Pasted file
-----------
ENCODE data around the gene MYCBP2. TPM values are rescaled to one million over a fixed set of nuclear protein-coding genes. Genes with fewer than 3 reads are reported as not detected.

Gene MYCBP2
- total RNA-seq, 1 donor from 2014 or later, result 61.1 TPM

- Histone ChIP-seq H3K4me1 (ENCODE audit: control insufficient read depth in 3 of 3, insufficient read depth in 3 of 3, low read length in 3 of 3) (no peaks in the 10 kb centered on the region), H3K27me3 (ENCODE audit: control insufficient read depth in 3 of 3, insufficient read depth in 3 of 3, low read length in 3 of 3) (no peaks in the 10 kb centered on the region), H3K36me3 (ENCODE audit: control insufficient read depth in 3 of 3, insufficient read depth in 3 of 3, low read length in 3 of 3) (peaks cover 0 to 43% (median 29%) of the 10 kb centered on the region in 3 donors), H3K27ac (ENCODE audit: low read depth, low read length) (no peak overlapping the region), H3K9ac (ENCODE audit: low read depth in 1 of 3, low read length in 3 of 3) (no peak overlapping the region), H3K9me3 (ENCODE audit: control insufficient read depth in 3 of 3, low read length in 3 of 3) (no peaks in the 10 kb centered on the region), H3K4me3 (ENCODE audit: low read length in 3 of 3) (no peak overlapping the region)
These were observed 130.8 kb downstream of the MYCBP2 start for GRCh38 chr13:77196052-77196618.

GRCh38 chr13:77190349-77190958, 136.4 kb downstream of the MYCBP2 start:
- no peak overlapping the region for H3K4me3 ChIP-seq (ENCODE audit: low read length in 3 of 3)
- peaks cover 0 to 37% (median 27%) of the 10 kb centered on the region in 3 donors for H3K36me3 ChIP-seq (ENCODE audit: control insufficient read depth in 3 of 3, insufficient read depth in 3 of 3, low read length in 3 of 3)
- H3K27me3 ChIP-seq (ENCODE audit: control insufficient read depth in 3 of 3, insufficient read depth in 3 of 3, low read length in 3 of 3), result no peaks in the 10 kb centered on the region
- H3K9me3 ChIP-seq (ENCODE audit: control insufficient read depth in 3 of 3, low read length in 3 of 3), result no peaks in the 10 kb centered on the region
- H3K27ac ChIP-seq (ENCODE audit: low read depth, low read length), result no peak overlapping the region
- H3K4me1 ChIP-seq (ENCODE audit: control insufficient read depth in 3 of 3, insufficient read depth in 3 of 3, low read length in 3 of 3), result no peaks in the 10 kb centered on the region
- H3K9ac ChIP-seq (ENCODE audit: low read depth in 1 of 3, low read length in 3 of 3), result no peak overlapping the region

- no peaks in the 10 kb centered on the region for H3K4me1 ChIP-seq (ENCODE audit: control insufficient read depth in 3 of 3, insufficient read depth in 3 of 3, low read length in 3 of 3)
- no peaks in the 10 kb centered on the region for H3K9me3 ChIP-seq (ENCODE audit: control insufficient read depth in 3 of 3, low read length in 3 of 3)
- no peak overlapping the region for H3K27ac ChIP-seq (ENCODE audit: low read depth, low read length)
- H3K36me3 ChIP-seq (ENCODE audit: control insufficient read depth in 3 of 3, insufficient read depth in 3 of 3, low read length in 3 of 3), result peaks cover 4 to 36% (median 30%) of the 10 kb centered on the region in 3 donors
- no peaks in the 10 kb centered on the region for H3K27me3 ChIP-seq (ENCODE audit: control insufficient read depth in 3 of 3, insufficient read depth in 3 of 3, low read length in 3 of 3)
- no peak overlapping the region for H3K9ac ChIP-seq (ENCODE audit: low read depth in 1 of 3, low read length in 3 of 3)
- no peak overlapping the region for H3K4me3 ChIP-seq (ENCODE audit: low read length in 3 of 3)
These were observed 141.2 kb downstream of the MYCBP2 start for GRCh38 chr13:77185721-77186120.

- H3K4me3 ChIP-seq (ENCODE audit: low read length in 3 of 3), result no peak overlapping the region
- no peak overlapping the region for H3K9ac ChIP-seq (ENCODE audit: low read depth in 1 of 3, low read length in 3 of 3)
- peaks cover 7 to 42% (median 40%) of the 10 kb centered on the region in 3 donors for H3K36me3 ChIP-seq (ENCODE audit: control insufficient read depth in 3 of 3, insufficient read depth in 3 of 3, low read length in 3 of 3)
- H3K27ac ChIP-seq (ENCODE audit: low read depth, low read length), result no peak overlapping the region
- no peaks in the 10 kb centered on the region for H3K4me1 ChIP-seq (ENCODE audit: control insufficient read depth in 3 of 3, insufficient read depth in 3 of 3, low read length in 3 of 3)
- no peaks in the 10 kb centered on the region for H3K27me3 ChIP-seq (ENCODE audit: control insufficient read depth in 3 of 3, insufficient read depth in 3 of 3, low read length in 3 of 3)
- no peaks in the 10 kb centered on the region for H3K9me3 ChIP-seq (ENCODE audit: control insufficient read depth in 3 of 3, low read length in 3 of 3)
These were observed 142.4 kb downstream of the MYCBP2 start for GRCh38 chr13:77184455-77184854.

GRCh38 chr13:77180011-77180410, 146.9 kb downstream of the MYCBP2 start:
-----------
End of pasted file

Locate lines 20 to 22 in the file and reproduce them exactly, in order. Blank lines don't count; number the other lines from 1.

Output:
- no peak overlapping the region for H3K4me3 ChIP-seq (ENCODE audit: low read length in 3 of 3)
These were observed 141.2 kb downstream of the MYCBP2 start for GRCh38 chr13:77185721-77186120.

- H3K4me3 ChIP-seq (ENCODE audit: low read length in 3 of 3), result no peak overlapping the region